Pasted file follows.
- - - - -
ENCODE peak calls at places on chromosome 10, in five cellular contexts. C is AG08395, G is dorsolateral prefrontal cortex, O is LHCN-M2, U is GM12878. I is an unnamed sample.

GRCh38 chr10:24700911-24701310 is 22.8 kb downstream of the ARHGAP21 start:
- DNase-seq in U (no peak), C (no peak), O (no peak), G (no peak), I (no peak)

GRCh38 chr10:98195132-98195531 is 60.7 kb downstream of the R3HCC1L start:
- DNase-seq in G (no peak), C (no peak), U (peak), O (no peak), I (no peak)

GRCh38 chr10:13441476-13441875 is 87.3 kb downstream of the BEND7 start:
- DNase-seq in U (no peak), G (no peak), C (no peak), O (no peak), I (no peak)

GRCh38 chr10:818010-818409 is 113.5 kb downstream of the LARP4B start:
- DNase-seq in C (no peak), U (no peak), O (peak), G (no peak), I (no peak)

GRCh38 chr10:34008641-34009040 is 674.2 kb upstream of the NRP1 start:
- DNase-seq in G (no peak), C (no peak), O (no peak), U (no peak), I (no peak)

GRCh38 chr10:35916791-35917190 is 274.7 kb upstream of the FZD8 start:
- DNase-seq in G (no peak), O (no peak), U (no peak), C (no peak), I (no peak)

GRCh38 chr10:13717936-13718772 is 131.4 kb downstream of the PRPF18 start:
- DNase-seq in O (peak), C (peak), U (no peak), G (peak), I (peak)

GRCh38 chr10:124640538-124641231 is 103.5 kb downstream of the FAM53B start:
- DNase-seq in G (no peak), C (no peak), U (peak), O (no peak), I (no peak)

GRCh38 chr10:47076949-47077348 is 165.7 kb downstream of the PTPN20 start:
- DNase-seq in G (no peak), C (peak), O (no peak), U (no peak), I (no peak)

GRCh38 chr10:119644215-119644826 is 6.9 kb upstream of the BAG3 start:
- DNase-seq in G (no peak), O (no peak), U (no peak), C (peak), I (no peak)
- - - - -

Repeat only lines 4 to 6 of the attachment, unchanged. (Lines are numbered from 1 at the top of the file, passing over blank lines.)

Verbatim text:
GRCh38 chr10:98195132-98195531 is 60.7 kb downstream of the R3HCC1L start:
- DNase-seq in G (no peak), C (no peak), U (peak), O (no peak), I (no peak)

GRCh38 chr10:13441476-13441875 is 87.3 kb downstream of the BEND7 start: